A Quick Look at a Very Fast Ocean Liner That Has Been Docked for Many Years
When you’re traveling around our Great Big Country, or just around the Northeast, you’re bound to see some Big Things in the USA. New York, Washington, Boston — they all have their own natural beauty, special landmarks, tourist attractions, and the occasional weird object or item that’s worth a road trip in your cheap rental car.
But the Big Thing To See we’re going to talk about now isn’t exactly a typical, beautiful sight that everyone wants to stop and look at. In fact, it’s a bit of an eyesore for the City of Brotherly Love, Philadelphia!
The SS United States is a Giant Ocean Liner, now docked at a pier on the Delaware River, where she has decayed for over 17 years. The SS United States turned 60 years old in 2012, but in years gone by it was one of the fastest passenger ships in the world! It was also the Largest Ship of its kind to be built (entirely) in the USA.
Photo by Michele Schaffer
The United States Navy had utilized British ocean liners during World War II to carry troops to Europe, and as a result, the U.S. government paid nearly 2/3 of the cost of building the SS United States in 1952, with the agreement that the Very Big Boat would be made available at a moment’s notice, if ever needed by the Navy. Adjusted for inflation, the ship’s cost was well over $600 million!
It may have been 60 years ago, but the SS United States was capable of blasting through the choppy Atlantic Ocean waves, and on her first voyage broke the record for fastest time crossing the Atlantic (west-to-east), and then broke the record coming home, too! It took about 3-and-a-half days both ways.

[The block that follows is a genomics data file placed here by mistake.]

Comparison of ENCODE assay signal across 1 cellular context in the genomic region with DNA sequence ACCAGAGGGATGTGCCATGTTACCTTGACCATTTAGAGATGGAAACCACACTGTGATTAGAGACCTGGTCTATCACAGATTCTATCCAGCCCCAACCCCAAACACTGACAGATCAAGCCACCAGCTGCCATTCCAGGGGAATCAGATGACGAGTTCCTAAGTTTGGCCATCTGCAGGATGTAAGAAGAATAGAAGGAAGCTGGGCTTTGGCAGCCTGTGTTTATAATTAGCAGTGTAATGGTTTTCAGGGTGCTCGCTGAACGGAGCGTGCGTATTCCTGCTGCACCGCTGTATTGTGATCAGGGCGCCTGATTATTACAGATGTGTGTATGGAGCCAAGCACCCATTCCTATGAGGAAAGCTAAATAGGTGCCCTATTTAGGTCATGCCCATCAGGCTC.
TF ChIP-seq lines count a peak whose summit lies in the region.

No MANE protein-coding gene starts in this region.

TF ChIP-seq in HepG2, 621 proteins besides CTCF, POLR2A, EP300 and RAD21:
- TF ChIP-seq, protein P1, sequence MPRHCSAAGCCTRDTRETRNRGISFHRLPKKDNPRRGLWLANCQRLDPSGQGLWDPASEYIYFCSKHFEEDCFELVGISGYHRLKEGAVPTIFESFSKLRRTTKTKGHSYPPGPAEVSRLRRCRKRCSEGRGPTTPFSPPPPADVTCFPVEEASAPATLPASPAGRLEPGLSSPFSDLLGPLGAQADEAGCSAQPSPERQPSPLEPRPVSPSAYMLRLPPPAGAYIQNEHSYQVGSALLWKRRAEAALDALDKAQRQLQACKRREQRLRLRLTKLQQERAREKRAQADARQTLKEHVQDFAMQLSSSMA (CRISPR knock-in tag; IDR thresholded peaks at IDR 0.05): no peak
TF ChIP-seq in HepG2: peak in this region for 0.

In 1969, as trans-Atlantic ocean voyages had dipped in popularity tremendously when trans-Atlantic flight had become the norm, the SS United States was taken out of service. For the next 3 decades, its ownership changed hands often, and plans to return it to duty of one kind or another always fell through.
Photo by Bob Jagendorf
In 1996, its (possibly final) resting place became South Philadelphia, specifically Pier 84. To see the SS United States, you can drive down to the docks, but you don’t even have to — just hop into your rental car and drive along Interstate 95.
In 1999, the SS United States was accepted onto the National Register of Historic Places. Unfortunately, no one is allowed to tour the ship. So while it’s definitely a Big Thing To See in Philadelphia, it could certainly be an awesome tourist attraction if only preservationists such as the SS United States Foundation and SS United States Conservancy can raise all the funds necessary to turn it into one!
Photo by Mihai Bojin
“The Conservancy envisions a future where the SS United States is a sustainable waterfront attraction, providing jobs and important public amenities, while educating and inspiring future generations,” states the Conservancy’s website at SaveTheUnitedStates.org